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The great sheep rescue
Louie joined Vail ski patrol in 1963 from Aspen Highlands, where he had been patrolling for a number of years. His "Understories" are all the tales from the sixties and seventies during his days as a ski patroller, a carouser, and above all an outdoorsman.

The great sheep rescue

By "Louie" 

December 24, 2008 —  There are incessant innuendoes regarding man’s relationship to sheep, none of which escaped our notice on a stormy fall day in 1963, when a group of Vail’s “finest” ski patrolmen became involved in helping a band of sheep from certain death.

The sheep had been caught by a series of late fall snowstorms at higher elevations, before they could reach the main valley floor and relative safety. Even though this rescue contained practical applications – especially to their owner, Allen Nottingham, the whole thing was actually one huge publicity stunt for Vail Associates. It was contrived by who-knows-who in order to get the Denver Post writers and photographers up to Vail to produce another story on our town – this time with a slant on the fun and unusual side of our neophyte ski area – rather than the typical straight story on the fabulous powder skiing.

Allen, a truly terrific guy (and local rancher) had a genuine interest in learning what skiing and ski areas were all about. We patrolmen were always happy to help him learn to ski better, and since he already knew how to drink, he soon became one of the “the boys.” At that time, patrol was a loose-knit fraternity of sorts, but without the ordinary constraints of decorum – especially after sweep. We all became kings of the hill, if you will. Soon after this sheep rescue, for example, some of us got into elk hunting, many an adventure and escapade involving hunting with Allen could be told about our times up in the Beaver Creek area long before there was any development.

Allen, who was a pilot with a small, single-engine plane, had spotted his sheep, and in fact was somehow able to free-fall some bails of hay to his surviving sheep to keep them going. As I recall, they were located near the head of June Creek just below tree line.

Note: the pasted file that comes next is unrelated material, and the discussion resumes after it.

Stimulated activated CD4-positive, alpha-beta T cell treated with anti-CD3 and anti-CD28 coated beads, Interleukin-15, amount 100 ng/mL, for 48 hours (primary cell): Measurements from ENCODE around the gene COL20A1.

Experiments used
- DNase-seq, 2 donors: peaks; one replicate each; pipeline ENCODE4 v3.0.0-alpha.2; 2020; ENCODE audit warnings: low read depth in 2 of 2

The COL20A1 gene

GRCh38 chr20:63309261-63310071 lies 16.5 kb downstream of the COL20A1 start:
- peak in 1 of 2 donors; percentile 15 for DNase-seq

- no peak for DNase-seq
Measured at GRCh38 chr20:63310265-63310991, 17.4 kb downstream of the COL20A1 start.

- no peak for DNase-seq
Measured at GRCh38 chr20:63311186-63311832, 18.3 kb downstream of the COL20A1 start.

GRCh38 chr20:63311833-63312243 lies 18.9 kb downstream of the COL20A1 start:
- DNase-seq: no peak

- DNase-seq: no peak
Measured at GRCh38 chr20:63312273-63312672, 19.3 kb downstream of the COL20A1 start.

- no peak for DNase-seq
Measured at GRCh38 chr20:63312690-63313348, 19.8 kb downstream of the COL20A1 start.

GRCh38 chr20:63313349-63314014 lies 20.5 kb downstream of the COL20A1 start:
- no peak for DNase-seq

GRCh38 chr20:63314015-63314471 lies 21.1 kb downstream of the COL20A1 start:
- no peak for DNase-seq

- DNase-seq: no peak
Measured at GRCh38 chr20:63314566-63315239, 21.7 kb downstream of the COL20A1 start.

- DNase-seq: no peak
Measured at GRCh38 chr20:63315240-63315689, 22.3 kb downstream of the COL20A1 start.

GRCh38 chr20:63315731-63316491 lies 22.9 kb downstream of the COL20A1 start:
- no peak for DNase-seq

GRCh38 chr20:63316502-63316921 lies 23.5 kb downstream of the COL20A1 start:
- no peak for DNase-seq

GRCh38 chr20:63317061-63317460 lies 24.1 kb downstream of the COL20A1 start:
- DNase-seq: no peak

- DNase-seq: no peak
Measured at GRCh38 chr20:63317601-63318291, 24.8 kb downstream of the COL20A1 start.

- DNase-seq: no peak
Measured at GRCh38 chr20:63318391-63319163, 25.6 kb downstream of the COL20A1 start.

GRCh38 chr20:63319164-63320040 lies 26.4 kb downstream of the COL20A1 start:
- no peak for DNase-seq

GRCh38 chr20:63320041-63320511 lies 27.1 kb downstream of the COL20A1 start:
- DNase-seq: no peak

The appointed day came, the press arrived, and a few of us in complete ski patrol regalia backcountry skied or were towed up on some sort of a snow cat. The snowcat itself was probably an improvisation of Vail “finder” Earl Eaton’s, one of the kind for which he was so famous, or maybe an old Army “Weasel” like the one we once drove to Deep Lake, high in the Flat Tops, for an ice fishing expedition on another occasion – but I digress.

After a couple of hours behind this makeshift snowcat, struggling up an old jeep road covered with several feet of snow, we arrived at a point where everyone had to put on their skis and hike a bit to get to where the stranded survivors were. Allen, of course, was our guide, since he knew the country forward and backward, and he brought us to the right spot – almost like a small corral – where the sheep had decided to camp out and stomp down the many feet of snow.

It was difficult to estimate how many surviving sheep were left, maybe 20 or 30. Layers of dead sheep were scattered throughout the clearing along with hay, snow, more dead sheep and more hay. The survivors seemed content to walk about and huddle together on top of their less-fortunate brethren and sistren.

Pictures were taken, notes were written, and it was all-in-all a great day for another adventure. I think we actually dragged in a bale or two of hay – just to make it realistic for the newspaper – but no sheep were actually herded out by us that day. We did pack out a small trail in the snow back to the “cat-weasel” so that within the next day or two, Allen was able to herd out the survivors.

The coyotes, ravens, and magpies must have had a field day!

After we got back to town, as any self-respecting patrolmen would do, we naturally had to critique the day’s heroics over many pitchers of beer and shots of whatever in one of Vail’s only three bars – most likely the downstairs dungeon of the Red Lion. It was an unwritten rule that we sequestered ourselves down there, away from most of the general public.

In the morning, bleary-eyed and all, we went up the mountain to herd and protect a different brand of “sheep” although I admit – and I can’t emphasize this enough – that in general the skiers of the 50s, 60s, and even 70s were much more self-reliant, independent and competent in taking care of themselves. There really wasn’t that atmosphere of pampering, catering, and wimpy-ism that is so prevalent around modern day ski areas. There was simply the overriding joy and enthusiasm for skiing that precluded everything else. To be a competent skier in all conditions was a truly athletic and not very easy endeavor. No offense to local management and the marketing people, but that is just one of the ways skiing and the skiers themselves have changed over the years.

One thing that hasn't changed, however, is Vail's creative ways to get itself in the paper - perhaps there aren't any sheep rescues anymore, but there is always something going on in Vail.



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